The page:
Construction Work Progressing on Hamilton’s $11.8M Artspace Lofts Project

From the construction of the Fitton Center for Creative Arts, to aggressively marketing Pyramid Hill, to proclaiming itself The City of Sculpture, Hamilton has been actively reinventing itself as an arts-friendly and arts-centered community since the early 1990s. One of the most recent efforts, however, has been the development of the Artspace Hamilton Lofts, a partnership between Neighborhood Housing Services of Hamilton and Minneapolis-based Artspace Projects.

When finished next summer, the $11.8 million mixed-use development will include 42 market-rate rental units including studios, one-, two-, and three-bedroom options. It will also include commercial and studio space on the first floor for burgeoning local artists.

Since its inception in the late 1970s, Artspace has transformed itself from simply being an advocate for the needs of artists into one of the premier non-profit developers of art-centric residential and commercial space in the United States. From artist cooperatives, to family lots, to non-residential projects, the Artspace Hamilton Lofts will continue their mission of creating unique, historic spaces for artists and arts organizations.

The Artspace project is also indicative of Hamilton’s efforts to reinvigorate its downtown by embracing its architectural past. Beginning in the 1960s and 70s, in an effort to appear more modern and match the neighboring structures that were being constructed, many of Hamilton’s downtown buildings had superficial metal facades installed on them that masked the original architectural details.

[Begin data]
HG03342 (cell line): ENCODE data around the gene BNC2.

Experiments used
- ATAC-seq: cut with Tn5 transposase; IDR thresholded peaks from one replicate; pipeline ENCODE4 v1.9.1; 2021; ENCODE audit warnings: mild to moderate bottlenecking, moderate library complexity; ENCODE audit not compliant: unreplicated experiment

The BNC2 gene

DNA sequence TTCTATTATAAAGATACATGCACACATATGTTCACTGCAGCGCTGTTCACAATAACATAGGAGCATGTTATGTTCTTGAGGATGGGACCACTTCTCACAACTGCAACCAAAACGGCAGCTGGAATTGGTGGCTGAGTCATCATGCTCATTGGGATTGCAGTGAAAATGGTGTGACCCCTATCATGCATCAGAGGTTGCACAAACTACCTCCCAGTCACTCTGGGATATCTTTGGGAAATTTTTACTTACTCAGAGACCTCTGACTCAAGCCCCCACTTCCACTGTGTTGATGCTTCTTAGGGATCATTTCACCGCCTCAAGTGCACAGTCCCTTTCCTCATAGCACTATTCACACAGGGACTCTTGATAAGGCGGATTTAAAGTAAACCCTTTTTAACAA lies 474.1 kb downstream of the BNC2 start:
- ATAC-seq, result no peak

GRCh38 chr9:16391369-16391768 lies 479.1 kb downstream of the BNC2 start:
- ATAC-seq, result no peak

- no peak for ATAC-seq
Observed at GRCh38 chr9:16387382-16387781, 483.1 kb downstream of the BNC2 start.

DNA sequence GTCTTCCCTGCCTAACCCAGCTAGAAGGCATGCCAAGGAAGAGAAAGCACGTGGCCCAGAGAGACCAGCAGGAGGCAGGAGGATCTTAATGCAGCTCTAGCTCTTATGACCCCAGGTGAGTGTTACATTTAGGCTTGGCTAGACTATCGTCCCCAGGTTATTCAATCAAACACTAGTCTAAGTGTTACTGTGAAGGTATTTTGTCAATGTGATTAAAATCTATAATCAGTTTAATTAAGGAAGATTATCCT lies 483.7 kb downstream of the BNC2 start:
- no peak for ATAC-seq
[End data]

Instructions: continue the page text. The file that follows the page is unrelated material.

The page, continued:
Fortunately, two of these surviving buildings, the Mehrum Building and Lindley Block, are in the process of having those metal facades removed as part of the Artspace project. The two properties were selected for the project after an extensive search, for the best location in Hamilton, over the past several years.

According to the Hamilton Lofts project lead, Sarah White, these facades have, in an ironic twist, protected the buildings from the elements over the years. While the structurally important aspects of the two century-old buildings will be left intact, the soft interiors are being completely gutted and rebuilt so that they will function as one.

The project was funded through a combination of public and private sources, including state historic tax credits and the National Endowment for the Arts and the Hamilton Community Foundation.

Project officials say that leasing will begin in the spring, and that those who are interested in applying for one of the residential or commercial art spaces can do so by attending their next informational session on Tuesday, November 18 at the Oxford Community Arts Center.

EDITORIAL NOTE: As part of our efforts to continue to keep you connected with what is happening in the urban areas of our region, we have added a new writer dedicated to covering Butler County’s historic urban cities of Hamilton and Middletown.